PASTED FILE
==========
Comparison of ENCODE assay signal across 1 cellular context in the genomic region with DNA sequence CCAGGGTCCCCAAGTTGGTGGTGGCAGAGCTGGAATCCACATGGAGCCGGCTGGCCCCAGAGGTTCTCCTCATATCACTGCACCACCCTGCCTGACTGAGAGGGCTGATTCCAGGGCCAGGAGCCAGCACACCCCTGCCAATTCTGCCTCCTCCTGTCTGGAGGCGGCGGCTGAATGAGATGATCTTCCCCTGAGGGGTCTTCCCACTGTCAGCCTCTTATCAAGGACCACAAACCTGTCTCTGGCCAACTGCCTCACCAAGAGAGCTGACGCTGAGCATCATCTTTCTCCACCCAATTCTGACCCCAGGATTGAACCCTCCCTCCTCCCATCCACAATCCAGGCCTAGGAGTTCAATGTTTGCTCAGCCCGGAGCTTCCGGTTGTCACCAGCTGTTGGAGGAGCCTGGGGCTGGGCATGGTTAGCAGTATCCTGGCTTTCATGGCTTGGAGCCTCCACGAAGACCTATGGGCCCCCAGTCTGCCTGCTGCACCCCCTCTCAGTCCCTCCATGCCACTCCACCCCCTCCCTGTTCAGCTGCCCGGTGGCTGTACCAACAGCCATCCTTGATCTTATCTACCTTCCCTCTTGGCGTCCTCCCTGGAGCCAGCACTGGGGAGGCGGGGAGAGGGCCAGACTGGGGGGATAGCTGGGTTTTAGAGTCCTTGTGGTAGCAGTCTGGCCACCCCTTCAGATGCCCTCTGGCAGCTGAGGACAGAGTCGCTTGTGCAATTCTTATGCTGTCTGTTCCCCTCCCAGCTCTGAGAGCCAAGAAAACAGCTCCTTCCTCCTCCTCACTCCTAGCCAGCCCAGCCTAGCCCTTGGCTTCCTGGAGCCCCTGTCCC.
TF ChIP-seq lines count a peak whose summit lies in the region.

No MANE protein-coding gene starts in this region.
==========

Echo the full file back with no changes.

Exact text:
Comparison of ENCODE assay signal across 1 cellular context in the genomic region with DNA sequence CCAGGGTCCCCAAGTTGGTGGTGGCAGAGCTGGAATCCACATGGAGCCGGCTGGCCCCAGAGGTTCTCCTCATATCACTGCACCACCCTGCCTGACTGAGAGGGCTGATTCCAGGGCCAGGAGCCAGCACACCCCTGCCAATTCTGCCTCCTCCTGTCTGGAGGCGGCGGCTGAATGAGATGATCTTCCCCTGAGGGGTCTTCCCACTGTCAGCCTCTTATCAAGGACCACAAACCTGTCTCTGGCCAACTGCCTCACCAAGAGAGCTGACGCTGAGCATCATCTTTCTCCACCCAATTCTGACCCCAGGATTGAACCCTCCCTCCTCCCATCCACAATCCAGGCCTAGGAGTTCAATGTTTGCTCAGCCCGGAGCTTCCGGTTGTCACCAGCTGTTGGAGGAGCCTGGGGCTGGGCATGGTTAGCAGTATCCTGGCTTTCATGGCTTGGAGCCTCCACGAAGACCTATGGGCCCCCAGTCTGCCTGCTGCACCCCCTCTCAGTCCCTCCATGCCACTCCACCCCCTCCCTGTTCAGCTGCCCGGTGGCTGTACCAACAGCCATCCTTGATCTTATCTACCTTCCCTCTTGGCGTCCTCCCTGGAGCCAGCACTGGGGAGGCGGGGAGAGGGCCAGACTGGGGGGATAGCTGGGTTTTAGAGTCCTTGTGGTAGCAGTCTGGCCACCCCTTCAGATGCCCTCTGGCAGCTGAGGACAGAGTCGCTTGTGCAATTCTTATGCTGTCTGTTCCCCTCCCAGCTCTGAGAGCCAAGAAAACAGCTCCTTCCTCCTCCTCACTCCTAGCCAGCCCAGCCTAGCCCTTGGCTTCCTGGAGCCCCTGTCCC.
TF ChIP-seq lines count a peak whose summit lies in the region.

No MANE protein-coding gene starts in this region.